However, the trickle-down effect from military to widespread civilian use applies to a lot of our most innovative and revolutionary technology — cargo shorts, for instance. And today, thanks more to the consumer electronics and smartphone revolutions than to military technology, the trajectory of drones points in a much different and much more constructive direction.
In this series I’ll tell, best I can, the whole story of drones, from theaters of war to the shelves of Walmart. We’ll look at exactly what a drone is and what they’re becoming, as well as consider the history of privacy rights, the DIY movement, even implications for augmented reality, artificial intelligence and the developing automation economy. We’ll also tell the stories of singular and fascinating characters who have contributed to this technology, such as Professor Lowe.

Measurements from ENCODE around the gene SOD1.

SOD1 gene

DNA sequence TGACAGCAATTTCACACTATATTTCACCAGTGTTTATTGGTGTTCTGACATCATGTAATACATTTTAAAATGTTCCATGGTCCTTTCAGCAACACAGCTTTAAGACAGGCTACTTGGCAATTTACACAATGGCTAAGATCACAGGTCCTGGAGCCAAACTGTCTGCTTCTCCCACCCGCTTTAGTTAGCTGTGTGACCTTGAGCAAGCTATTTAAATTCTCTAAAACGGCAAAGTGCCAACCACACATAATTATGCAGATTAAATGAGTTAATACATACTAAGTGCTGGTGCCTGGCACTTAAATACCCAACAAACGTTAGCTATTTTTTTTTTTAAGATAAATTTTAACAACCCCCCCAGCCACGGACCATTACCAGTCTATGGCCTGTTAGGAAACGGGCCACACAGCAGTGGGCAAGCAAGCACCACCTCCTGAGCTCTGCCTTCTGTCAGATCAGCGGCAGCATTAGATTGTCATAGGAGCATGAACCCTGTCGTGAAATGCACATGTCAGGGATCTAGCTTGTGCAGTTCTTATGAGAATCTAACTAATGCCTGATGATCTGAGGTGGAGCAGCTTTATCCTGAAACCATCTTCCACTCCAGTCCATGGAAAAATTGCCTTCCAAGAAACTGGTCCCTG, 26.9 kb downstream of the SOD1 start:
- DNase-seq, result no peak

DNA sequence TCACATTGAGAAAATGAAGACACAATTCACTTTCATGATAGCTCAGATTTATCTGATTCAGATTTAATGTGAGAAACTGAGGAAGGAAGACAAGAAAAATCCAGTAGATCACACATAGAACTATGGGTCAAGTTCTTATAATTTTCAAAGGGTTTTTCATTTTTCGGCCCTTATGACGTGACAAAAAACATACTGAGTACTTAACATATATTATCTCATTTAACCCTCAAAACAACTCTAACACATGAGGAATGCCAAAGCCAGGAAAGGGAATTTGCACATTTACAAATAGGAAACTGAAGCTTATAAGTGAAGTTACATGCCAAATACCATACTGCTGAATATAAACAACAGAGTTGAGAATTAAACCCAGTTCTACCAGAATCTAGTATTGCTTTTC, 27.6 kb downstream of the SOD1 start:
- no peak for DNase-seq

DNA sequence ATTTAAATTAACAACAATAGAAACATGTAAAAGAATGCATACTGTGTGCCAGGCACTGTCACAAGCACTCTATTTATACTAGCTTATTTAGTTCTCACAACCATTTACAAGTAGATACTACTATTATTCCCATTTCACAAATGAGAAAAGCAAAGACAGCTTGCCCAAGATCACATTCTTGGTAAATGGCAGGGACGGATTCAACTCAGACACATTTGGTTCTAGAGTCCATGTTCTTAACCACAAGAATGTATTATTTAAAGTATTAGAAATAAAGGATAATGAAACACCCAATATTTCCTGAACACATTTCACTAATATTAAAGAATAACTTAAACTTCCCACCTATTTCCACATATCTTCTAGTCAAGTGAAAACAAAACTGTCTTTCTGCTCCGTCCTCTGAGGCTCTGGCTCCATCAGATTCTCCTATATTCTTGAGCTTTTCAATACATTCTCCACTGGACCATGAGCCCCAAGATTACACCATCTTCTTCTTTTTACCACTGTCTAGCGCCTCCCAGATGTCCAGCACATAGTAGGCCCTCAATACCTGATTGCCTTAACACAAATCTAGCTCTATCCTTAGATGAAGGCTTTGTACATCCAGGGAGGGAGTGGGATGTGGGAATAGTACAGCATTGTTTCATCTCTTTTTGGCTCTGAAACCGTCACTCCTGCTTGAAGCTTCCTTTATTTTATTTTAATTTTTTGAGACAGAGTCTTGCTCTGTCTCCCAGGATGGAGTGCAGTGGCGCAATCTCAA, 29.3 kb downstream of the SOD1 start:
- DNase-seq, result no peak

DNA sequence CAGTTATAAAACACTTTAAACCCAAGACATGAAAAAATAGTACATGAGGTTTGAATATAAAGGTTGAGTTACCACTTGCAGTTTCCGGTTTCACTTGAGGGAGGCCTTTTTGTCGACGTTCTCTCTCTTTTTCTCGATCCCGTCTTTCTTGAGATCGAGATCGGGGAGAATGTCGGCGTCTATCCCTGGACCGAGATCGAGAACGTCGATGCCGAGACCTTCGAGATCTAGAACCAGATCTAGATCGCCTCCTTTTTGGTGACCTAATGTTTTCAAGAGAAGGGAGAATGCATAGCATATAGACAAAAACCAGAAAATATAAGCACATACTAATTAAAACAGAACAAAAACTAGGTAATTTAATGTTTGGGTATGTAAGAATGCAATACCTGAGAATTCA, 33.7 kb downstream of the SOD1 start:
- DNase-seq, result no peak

Wish me luck.
Lowe, by the way, recused himself from the Union Army Balloon Corps after the army cut his salary by 70%. He later developed a chemical gas-extraction process that made him a multi-millionaire. He invested in the railroad and later an extravagant chalet at the Grand Canyon, overextending himself as was the poor guy’s wont, and then promptly went bankrupt and died a pauper in his daughter’s house.
Sometimes the dreamer moves faster than the dream.
This unfortunate theme pops up again and again in the history of the American entrepreneur. It can get depressing. So by way of contrast, I’d like to offer up another great aviator story — this one unmanned.
San Francisco in Ruins
In April of 1906 an earthquake with a magnitude 7.8 struck San Francisco, killing about 3,000 people and destroying 80% of the city. People felt it from Oregon to south of LA and inland to Nevada. Because the quake ruptured the water mains, firefighters couldn’t control the blazes, and the city burned for several days.
Only a few weeks after the quake, George Lawrence, an expert in kite photography, traveled to San Francisco to photograph it from above. He saw destruction so immense and severe that if it weren’t for him, it would be difficult for us to grasp today.